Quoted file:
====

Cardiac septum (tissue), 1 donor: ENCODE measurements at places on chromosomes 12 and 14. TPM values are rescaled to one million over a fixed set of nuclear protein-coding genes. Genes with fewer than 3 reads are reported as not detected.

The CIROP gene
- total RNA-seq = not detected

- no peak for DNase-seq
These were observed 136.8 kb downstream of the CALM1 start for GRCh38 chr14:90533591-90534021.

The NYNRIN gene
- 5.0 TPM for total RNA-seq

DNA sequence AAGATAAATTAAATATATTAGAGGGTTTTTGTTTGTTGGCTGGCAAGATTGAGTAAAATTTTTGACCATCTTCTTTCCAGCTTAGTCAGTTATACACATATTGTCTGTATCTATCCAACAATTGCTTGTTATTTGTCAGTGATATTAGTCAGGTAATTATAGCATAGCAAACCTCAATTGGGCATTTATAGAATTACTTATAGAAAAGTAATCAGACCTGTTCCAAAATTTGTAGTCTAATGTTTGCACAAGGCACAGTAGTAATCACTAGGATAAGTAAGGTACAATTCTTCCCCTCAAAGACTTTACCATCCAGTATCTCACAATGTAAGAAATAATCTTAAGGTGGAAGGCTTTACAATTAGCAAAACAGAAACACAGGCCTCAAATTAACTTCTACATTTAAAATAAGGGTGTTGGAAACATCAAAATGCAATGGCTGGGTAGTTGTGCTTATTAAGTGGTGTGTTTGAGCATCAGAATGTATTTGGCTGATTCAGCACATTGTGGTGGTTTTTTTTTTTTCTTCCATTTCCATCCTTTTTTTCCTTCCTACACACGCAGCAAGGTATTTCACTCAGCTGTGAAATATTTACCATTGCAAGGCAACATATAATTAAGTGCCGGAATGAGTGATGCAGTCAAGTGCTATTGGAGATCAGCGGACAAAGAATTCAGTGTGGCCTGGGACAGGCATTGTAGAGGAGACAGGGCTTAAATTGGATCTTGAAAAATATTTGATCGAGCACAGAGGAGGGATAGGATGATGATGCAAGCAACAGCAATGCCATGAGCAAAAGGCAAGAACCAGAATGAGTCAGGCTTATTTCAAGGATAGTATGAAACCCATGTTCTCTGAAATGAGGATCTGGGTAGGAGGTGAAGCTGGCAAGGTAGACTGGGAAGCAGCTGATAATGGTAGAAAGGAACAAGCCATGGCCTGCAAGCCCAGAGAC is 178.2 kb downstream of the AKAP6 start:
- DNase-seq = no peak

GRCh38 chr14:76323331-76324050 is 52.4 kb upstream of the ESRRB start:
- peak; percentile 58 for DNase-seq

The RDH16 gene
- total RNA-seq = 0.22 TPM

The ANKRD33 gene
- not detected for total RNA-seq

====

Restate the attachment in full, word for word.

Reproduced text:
Cardiac septum (tissue), 1 donor: ENCODE measurements at places on chromosomes 12 and 14. TPM values are rescaled to one million over a fixed set of nuclear protein-coding genes. Genes with fewer than 3 reads are reported as not detected.

The CIROP gene
- total RNA-seq = not detected

- no peak for DNase-seq
These were observed 136.8 kb downstream of the CALM1 start for GRCh38 chr14:90533591-90534021.

The NYNRIN gene
- 5.0 TPM for total RNA-seq

DNA sequence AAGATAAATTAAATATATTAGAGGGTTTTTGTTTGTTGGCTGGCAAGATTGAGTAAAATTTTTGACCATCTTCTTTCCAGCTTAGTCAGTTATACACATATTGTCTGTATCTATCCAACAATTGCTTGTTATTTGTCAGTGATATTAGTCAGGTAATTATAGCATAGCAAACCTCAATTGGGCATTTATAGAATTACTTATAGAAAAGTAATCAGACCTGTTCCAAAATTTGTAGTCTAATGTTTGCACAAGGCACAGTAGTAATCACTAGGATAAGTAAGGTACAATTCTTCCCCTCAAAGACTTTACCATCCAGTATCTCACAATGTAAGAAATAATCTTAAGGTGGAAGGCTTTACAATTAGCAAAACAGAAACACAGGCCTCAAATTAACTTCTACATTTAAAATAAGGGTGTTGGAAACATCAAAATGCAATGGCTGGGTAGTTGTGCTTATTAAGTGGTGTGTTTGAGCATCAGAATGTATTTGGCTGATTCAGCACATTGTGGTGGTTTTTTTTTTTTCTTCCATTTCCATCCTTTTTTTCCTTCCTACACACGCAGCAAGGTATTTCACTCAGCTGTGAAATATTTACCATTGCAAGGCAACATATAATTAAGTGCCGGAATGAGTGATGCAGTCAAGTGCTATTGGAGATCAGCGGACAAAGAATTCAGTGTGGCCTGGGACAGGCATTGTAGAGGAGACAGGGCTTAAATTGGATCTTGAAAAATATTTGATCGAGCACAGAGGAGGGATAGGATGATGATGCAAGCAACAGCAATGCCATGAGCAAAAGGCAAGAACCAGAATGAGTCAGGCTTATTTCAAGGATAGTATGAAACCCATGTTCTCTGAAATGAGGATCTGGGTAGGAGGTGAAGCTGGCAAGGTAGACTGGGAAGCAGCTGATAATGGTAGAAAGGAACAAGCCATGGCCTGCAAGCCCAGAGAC is 178.2 kb downstream of the AKAP6 start:
- DNase-seq = no peak

GRCh38 chr14:76323331-76324050 is 52.4 kb upstream of the ESRRB start:
- peak; percentile 58 for DNase-seq

The RDH16 gene
- total RNA-seq = 0.22 TPM

The ANKRD33 gene
- not detected for total RNA-seq